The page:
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The UN General Assembly has adopted the first-ever treaty to regulate the multibillion-dollar-a-year conventional arms trade. In this in-depth series, GlobalPost reports from key locations in the global weapons trade, booming in Europe, Asia and the United States, to the violent fallout from Mexico to the Middle East and Africa.
The birthplace of the Kalashnikov is looking to new markets to make up for shrinking military sales. You may be surprised where most exported AK-47s end up.
MOSCOW, Russia — This may be the country that gave the world the AK-47 assault rifle, but if you believe Russia still dominates the global small-arms industry, you’d be wrong.
Moscow once funneled huge stockpiles of weapons to its allies during the Cold War, but fierce competition for thinning military sales has driven manufacturers such as Kalashnikov-maker Izhmash, Russia’s largest small-arms producer, to seek out new civilian markets.
Izhmash says the United States currently provides its most lucrative market. Revenue this year is set to grow by 25 percent to $2.7 million.
Small arms are a tiny part of Russia’s total weapons sales, however. They account for less than 1 to 2 percent of total conventional arms sales, an amount Ruslan Pukhov, director of the Moscow-based Centre for Analysis of Strategies and Technologies, calls “peanuts money” for the defense sector.
Military sales make Moscow the world’s second largest arms exporter after the United States, with exports last year valued at $13 billion.
But although demand for heavy weapons remains hale, small-arms sales were partly decimated by the collapse of the Soviet Union, when former republics came into possession of colossal stockpiles that created a saturation of the market that continues today.
The production of cheap unlicensed knockoffs in China and elsewhere has helped undercut Russia’s foothold in the military arms market.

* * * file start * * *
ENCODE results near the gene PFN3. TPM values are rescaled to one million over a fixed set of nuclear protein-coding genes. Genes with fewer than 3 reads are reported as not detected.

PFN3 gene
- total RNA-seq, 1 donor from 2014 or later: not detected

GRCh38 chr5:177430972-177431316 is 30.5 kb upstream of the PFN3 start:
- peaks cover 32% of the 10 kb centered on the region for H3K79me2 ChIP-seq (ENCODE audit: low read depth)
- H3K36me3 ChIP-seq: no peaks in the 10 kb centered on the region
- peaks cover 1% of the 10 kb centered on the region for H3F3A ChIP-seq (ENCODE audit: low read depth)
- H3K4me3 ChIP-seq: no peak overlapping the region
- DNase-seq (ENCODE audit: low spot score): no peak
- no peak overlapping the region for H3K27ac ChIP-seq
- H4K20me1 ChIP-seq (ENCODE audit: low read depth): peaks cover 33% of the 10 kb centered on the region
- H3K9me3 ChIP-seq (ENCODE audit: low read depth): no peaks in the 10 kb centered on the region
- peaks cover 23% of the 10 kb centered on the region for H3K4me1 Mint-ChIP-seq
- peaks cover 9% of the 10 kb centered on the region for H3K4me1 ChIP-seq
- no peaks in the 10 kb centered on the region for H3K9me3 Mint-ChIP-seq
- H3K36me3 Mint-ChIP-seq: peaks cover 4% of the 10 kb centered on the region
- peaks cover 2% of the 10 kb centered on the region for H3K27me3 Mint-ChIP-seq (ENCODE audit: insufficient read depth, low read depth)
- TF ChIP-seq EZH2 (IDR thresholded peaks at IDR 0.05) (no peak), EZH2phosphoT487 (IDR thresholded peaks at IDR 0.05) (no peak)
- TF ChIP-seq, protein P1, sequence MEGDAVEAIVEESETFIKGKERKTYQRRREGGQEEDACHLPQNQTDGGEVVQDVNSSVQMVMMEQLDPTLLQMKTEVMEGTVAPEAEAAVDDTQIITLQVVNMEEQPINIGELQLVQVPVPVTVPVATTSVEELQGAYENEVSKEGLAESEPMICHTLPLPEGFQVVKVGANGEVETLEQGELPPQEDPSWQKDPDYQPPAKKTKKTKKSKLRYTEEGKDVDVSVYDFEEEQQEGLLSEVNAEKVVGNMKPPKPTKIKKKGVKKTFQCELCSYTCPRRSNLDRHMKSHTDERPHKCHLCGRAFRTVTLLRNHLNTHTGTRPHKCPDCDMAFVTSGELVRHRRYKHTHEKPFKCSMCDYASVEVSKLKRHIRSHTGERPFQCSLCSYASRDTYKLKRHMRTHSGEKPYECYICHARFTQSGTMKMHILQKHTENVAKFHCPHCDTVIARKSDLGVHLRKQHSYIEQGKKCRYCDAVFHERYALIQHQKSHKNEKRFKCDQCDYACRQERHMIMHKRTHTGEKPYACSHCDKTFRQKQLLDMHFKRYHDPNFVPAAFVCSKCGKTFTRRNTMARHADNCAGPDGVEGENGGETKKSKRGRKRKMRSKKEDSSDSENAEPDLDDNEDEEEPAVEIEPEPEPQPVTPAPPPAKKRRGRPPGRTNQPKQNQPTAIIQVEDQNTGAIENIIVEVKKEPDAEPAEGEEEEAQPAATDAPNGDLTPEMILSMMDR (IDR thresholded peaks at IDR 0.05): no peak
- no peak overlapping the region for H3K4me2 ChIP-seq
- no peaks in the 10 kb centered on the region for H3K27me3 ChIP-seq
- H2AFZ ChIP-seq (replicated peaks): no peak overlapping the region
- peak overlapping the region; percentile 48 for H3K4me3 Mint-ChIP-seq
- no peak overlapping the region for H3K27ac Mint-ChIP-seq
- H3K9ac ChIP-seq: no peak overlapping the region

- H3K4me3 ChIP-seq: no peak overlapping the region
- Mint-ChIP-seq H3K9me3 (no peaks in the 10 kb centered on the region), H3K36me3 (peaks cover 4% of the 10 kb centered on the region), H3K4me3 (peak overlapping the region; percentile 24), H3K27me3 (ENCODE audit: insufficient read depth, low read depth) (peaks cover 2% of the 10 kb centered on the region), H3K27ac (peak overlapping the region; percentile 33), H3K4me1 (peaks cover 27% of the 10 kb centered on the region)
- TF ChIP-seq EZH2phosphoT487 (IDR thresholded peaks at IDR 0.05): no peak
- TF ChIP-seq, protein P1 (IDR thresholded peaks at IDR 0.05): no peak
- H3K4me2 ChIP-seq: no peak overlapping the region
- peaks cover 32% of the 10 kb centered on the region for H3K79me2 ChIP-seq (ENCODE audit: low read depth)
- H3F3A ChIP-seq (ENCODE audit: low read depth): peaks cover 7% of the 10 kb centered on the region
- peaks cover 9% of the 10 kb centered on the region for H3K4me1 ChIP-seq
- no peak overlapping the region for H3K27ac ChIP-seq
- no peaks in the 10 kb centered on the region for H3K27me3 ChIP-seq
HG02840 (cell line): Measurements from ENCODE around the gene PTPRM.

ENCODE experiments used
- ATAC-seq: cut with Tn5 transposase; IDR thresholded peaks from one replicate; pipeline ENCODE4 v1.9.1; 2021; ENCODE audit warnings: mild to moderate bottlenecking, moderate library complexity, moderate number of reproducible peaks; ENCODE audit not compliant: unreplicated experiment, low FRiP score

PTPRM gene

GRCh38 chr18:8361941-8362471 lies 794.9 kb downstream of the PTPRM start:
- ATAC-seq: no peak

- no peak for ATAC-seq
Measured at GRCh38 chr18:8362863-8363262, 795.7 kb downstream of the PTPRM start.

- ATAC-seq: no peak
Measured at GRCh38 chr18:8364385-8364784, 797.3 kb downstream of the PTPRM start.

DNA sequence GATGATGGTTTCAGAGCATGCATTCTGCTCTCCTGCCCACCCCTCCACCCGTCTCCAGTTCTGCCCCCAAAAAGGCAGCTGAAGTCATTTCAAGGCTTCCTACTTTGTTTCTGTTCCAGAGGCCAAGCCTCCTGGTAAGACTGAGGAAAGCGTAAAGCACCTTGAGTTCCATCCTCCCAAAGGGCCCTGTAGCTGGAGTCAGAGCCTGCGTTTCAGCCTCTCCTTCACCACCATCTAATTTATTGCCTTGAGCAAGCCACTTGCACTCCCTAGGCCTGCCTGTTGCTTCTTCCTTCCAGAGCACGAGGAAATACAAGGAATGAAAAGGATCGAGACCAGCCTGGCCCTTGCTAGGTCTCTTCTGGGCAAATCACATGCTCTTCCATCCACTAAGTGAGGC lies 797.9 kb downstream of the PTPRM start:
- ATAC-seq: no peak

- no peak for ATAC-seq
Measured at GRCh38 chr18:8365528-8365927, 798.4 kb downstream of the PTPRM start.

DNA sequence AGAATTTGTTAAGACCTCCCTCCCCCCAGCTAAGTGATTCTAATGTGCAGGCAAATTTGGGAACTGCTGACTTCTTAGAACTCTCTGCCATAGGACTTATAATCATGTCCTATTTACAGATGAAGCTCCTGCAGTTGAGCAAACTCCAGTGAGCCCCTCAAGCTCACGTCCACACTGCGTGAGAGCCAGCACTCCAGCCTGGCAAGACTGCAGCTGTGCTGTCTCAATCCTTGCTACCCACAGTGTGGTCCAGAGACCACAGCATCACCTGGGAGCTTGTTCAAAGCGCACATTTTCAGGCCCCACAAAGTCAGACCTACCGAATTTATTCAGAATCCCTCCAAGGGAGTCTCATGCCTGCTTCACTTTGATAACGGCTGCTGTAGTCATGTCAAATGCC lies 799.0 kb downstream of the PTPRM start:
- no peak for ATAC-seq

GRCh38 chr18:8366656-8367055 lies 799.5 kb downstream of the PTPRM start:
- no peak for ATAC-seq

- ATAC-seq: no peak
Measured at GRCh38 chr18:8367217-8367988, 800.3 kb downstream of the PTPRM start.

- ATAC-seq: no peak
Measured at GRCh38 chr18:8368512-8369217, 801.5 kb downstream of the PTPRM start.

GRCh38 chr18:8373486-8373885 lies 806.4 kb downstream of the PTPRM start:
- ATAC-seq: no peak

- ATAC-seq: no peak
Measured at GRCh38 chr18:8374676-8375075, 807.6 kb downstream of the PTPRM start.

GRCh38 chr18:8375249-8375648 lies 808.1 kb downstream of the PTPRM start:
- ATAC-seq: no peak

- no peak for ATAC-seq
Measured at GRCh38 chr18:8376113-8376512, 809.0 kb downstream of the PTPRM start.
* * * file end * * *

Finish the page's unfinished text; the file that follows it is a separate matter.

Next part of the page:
“No one is ordering anything from our Kalashnikov manufacturing companies,” said Igor Korotchenko, editor in chief of Russia’s National Defense Journal. “There are no contracts because there is no demand for this weapon. It’s much simpler to buy them on the black market or to buy copies that are made in countries like China, Bulgaria and so on.”
“If you can buy a pirate movie for 100 rubles at a kiosk,” he elaborated, “why would you spend 1,500 rubles getting the proper licensed version?”
Information about Russia’s small arms industry is patchy and shrouded in secrecy. A report by the Stockholm International Peace Research Institute, or SIPRI, suggests Russia was key to derailing consensus at a 2009 UN working group on increasing transparency in arms sales.
Many analysts are hesitant to estimate total revenue because only major deals are made public. Military expert Alexander Golts said the last such deal was with Venezuela in 2005, when Russia agreed to build a Kalashnikov assembly plant in the country. The factory began production this year.
Russia is generally known for disregarding politics and — according to its critics — ethics for its arms sales. Moscow says it sells arms exclusively to buyers who sign “end- user” guarantees promising not to resell weapons to third parties. But many believe Russian exporters know the documents will be violated.
At least one customer does reflect Moscow’s foreign policy, however: Syria. The Kremlin and Rosoboronexport, the Russian state arms export monopoly, have been criticized for continuing to funnel arms and military hardware despite the country's raging civil war.
A key strategic ally in the Middle East, Syria provides Russia with a military base and lucrative military contracts.
“It’s very clear that Russia is going to continue these contracts not for financial reasons,” Golts says.
Paul Holtom, director of SIPRI's arms transfers program, says Russia may also supply small amounts of arms to Central Asian countries, Africa and Latin America. Last year, Uruguay police were reported to have placed an order for 150 AK-103s and Vityaz and Bizon submachine guns in a deal worth more than $1.2 million.
But analysts say unannounced deals are far more important.
"The fact that I've not seen discussions on a big Kalashnikov deal in recent years suggests to me that it's not so much about them being worried about not releasing that information for the sake of secrecy,” Holtom said. “If they had something, we'd have read about it.”
For now, Izhmash's best bet is that Americans' apparently insatiable appetite for weapons will continue to grow.